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Carbon Monoxide Safety - Ocean Pines
Saturday, November 2, 2013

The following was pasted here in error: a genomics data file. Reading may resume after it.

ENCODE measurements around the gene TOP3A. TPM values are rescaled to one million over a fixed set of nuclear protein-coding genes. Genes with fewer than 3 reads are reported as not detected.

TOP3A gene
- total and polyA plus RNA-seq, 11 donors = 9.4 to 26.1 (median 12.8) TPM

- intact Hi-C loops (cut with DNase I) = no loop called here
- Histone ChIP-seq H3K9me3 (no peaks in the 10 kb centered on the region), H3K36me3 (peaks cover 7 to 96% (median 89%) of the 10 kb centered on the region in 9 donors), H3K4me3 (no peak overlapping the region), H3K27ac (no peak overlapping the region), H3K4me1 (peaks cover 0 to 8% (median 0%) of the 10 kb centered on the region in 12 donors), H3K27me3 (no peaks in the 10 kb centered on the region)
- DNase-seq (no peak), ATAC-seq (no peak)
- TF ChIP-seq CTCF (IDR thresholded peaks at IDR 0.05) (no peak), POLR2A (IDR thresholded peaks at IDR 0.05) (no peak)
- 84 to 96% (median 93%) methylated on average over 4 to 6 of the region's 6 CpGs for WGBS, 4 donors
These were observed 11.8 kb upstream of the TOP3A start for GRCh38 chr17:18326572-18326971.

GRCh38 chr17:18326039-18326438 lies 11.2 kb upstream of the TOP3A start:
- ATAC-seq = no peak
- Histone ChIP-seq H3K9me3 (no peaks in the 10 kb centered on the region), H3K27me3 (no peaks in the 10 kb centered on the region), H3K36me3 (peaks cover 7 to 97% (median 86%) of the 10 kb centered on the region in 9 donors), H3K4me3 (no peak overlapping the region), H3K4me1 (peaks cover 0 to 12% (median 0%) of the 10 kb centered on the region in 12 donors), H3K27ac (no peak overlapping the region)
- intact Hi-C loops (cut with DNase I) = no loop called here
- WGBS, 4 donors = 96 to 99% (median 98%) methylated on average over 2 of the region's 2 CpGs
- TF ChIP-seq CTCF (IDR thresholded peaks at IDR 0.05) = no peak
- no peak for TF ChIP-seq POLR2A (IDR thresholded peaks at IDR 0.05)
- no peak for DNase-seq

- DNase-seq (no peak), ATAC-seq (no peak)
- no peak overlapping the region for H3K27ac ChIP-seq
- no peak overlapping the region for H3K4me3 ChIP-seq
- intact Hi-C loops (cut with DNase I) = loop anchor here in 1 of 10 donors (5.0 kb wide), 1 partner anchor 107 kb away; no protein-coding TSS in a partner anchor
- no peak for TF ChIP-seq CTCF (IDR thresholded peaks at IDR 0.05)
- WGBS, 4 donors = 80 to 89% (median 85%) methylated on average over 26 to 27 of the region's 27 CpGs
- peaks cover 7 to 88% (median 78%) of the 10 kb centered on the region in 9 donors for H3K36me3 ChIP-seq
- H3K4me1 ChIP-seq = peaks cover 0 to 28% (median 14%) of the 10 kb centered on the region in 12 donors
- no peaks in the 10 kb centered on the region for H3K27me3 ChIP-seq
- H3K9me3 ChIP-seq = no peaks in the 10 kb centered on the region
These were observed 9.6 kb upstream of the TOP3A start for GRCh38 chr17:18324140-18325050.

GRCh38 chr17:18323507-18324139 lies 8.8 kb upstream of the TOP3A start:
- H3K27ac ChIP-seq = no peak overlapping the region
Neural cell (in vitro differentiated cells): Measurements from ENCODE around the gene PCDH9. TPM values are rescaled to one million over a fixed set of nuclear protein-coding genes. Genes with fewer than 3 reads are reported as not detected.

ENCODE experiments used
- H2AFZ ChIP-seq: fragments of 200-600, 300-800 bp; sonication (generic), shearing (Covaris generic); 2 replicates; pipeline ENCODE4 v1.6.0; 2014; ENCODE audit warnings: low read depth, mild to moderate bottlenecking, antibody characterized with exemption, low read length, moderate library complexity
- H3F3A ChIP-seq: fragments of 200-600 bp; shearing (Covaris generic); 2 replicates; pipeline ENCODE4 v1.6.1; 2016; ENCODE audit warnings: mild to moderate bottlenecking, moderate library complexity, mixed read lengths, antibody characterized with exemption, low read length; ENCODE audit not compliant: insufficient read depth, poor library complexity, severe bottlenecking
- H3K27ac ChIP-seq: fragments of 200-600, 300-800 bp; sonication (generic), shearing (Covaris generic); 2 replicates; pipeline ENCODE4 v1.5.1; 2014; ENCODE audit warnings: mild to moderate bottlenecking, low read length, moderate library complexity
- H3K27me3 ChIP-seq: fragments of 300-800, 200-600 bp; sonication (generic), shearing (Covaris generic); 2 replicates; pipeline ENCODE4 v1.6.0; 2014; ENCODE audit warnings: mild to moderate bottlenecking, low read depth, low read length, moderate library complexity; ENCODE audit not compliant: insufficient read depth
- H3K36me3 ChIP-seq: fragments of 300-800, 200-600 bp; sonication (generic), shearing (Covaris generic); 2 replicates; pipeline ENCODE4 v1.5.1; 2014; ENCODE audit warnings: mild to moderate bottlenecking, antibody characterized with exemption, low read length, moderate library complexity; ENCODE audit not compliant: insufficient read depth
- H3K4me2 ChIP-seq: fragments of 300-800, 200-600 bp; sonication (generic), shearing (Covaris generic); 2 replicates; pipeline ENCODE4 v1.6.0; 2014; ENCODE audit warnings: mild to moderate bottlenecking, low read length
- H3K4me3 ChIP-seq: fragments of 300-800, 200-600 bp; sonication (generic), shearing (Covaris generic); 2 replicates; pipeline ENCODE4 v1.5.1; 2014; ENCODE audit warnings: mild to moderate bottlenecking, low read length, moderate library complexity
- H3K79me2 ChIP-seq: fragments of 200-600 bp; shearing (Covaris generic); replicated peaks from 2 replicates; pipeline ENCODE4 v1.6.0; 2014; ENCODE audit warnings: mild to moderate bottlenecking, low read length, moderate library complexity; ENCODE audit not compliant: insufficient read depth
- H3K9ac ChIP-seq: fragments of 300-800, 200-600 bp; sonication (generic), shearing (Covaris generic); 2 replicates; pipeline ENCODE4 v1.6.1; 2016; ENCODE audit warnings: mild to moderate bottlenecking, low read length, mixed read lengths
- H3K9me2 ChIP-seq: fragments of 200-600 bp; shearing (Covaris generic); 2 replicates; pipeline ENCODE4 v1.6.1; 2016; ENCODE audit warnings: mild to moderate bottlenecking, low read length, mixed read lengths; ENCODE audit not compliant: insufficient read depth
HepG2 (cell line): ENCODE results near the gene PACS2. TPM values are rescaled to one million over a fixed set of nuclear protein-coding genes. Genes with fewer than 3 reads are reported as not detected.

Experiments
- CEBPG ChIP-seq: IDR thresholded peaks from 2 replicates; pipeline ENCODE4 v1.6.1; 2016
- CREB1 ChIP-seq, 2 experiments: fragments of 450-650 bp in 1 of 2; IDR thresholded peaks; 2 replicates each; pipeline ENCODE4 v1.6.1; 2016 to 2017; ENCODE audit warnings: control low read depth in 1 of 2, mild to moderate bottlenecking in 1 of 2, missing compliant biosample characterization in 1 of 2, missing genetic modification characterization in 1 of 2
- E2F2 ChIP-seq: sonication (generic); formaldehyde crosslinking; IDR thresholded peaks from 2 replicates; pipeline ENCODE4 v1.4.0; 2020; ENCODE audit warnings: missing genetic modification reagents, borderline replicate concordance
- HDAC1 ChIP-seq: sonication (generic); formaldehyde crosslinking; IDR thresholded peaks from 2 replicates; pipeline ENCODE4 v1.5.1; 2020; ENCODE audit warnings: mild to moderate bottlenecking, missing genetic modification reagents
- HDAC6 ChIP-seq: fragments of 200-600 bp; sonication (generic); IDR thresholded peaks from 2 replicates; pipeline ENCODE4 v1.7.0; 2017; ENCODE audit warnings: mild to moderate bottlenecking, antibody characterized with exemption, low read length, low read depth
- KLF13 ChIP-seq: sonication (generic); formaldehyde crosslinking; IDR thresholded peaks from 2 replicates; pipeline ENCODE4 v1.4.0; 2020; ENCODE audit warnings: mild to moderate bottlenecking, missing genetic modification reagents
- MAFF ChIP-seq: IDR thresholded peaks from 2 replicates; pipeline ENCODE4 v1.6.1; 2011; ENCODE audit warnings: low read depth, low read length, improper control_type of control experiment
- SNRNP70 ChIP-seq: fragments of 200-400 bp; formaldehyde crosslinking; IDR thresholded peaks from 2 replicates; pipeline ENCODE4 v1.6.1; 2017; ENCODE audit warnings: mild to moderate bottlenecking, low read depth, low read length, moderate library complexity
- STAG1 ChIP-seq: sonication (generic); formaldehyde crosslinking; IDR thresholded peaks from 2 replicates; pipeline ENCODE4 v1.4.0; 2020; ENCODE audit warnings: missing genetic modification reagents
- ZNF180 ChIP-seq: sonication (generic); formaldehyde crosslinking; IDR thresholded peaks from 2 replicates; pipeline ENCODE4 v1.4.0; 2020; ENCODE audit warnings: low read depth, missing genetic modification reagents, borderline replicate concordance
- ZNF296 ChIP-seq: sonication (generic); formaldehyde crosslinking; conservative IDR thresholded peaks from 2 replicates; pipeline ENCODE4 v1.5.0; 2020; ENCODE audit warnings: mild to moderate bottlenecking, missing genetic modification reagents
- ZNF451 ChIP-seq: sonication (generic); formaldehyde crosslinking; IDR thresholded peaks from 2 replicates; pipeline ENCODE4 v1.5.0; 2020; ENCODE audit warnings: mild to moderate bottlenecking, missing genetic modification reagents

Although the popularity of carbon monoxide (CO) alarms has been growing in recent years, it cannot be assumed that everyone is familiar with the hazards of carbon monoxide poisoning in the home. The Ocean Pines Volunteer Fire Department wants to remind everyone of the dangers associated with Carbon Monoxide and what they can do to help protect themselves and their families. Often called the silent killer, carbon monoxide is an invisible, odorless, colorless gas created when fuels (such as gasoline, wood, coal, natural gas, propane, oil, and methane) burn incompletely. In the home, heating and cooking equipment that burn fuel are potential sources of carbon monoxide. Vehicles or generators running in an attached garage can also produce dangerous levels of carbon monoxide. Facts & figures •The dangers of CO exposure depend on a number of variables, including the victim's health and activity level. Infants, pregnant women, and people with physical conditions that limit their body's ability to use oxygen (i.e. emphysema, asthma, heart disease) can be more severely affected by lower concentrations of CO than healthy adults would be. •A person can be poisoned by a small amount of CO over a longer period of time or by a large amount of CO over a shorter amount of time. •In 2010, U.S. fire departments responded to an estimated 80,100 non-fire CO incidents in which carbon monoxide was found, or an average of nine such calls per hour. The number of incidents increased 96 percent from 40,900 incidents reported in 2003. This increase is most likely due to the increased use of CO detectors, which alert people to the presence of CO. Safety Tips •CO alarms should be installed in a central location outside each sleeping area, every level of the home and in other locations where required by applicable laws, codes or standards. For the best protection, interconnect all CO alarms throughout the home. When one sounds, they all sound. •Follow the manufacturer’s instructions for placement and mounting height. •Choose a CO alarm that has the label of a recognized testing laboratory. •If the battery is low, replace it. If it still sounds, call the fire department. •If the CO alarm sounds, immediately move to a fresh air location outdoors or by an open window or door. Make sure everyone inside the home is accounted for. Call for help from a fresh air location and stay there until emergency personnel arrive. •If you need to warm a vehicle, remove it from the garage immediately after starting it. Do not run a vehicle or other fueled engine or motor indoors, even if garage doors are open. Make sure the exhaust pipe of a running vehicle is not covered with snow. •During and after a snowstorm, make sure vents for the dryer, furnace, stove, and fireplace are clear of snow build-up. •A generator should be used in a well-ventilated location outdoors away from windows, doors and vent openings. •Gas or charcoal grills can produce CO — only use outside. •Have fuel-burning heating equipment and chimneys inspected by a professional every year before cold weather sets in. •When using a fireplace, open the flue for adequate ventilation. •Never use your oven to heat your home. Carbon Monoxide alarms, as well as smoke alarms, can be purchased at a variety of stores, such as Walmart, Home Depot, Lowes, and most any hardware store, for a relatively low cost. Remember to test CO alarms at least once a month along with your smoke alarms; replace them according to the manufacturer’s instructions. If you have any questions regarding this topic, contact the Ocean Pines Volunteer Fire Department at 410-641-8272.

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